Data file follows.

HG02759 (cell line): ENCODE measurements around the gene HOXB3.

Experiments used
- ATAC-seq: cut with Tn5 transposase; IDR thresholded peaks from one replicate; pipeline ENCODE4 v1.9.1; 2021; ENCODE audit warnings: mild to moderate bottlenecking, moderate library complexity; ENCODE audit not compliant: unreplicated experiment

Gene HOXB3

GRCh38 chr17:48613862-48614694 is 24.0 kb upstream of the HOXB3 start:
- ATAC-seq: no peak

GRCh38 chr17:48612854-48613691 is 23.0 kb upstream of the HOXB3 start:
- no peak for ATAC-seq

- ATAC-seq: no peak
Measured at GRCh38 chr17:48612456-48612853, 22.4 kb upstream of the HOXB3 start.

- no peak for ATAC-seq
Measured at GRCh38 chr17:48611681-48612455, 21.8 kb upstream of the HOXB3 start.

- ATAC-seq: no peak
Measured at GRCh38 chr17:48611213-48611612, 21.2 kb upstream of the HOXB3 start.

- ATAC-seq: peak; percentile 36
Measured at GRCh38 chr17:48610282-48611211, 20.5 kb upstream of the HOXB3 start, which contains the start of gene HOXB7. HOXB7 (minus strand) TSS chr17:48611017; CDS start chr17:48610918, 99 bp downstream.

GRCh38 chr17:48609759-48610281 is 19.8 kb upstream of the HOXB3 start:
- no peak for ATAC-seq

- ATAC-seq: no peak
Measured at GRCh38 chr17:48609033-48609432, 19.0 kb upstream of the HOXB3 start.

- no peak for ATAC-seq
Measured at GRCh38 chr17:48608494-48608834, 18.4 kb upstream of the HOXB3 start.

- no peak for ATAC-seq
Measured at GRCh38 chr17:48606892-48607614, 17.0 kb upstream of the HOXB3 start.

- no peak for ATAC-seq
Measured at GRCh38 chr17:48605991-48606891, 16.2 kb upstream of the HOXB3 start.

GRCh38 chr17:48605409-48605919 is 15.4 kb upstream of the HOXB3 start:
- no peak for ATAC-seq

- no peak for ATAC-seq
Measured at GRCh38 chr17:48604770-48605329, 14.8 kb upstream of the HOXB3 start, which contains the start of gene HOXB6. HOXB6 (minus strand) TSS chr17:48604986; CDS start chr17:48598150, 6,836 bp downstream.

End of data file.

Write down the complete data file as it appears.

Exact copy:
HG02759 (cell line): ENCODE measurements around the gene HOXB3.

Experiments used
- ATAC-seq: cut with Tn5 transposase; IDR thresholded peaks from one replicate; pipeline ENCODE4 v1.9.1; 2021; ENCODE audit warnings: mild to moderate bottlenecking, moderate library complexity; ENCODE audit not compliant: unreplicated experiment

Gene HOXB3

GRCh38 chr17:48613862-48614694 is 24.0 kb upstream of the HOXB3 start:
- ATAC-seq: no peak

GRCh38 chr17:48612854-48613691 is 23.0 kb upstream of the HOXB3 start:
- no peak for ATAC-seq

- ATAC-seq: no peak
Measured at GRCh38 chr17:48612456-48612853, 22.4 kb upstream of the HOXB3 start.

- no peak for ATAC-seq
Measured at GRCh38 chr17:48611681-48612455, 21.8 kb upstream of the HOXB3 start.

- ATAC-seq: no peak
Measured at GRCh38 chr17:48611213-48611612, 21.2 kb upstream of the HOXB3 start.

- ATAC-seq: peak; percentile 36
Measured at GRCh38 chr17:48610282-48611211, 20.5 kb upstream of the HOXB3 start, which contains the start of gene HOXB7. HOXB7 (minus strand) TSS chr17:48611017; CDS start chr17:48610918, 99 bp downstream.

GRCh38 chr17:48609759-48610281 is 19.8 kb upstream of the HOXB3 start:
- no peak for ATAC-seq

- ATAC-seq: no peak
Measured at GRCh38 chr17:48609033-48609432, 19.0 kb upstream of the HOXB3 start.

- no peak for ATAC-seq
Measured at GRCh38 chr17:48608494-48608834, 18.4 kb upstream of the HOXB3 start.

- no peak for ATAC-seq
Measured at GRCh38 chr17:48606892-48607614, 17.0 kb upstream of the HOXB3 start.

- no peak for ATAC-seq
Measured at GRCh38 chr17:48605991-48606891, 16.2 kb upstream of the HOXB3 start.

GRCh38 chr17:48605409-48605919 is 15.4 kb upstream of the HOXB3 start:
- no peak for ATAC-seq

- no peak for ATAC-seq
Measured at GRCh38 chr17:48604770-48605329, 14.8 kb upstream of the HOXB3 start, which contains the start of gene HOXB6. HOXB6 (minus strand) TSS chr17:48604986; CDS start chr17:48598150, 6,836 bp downstream.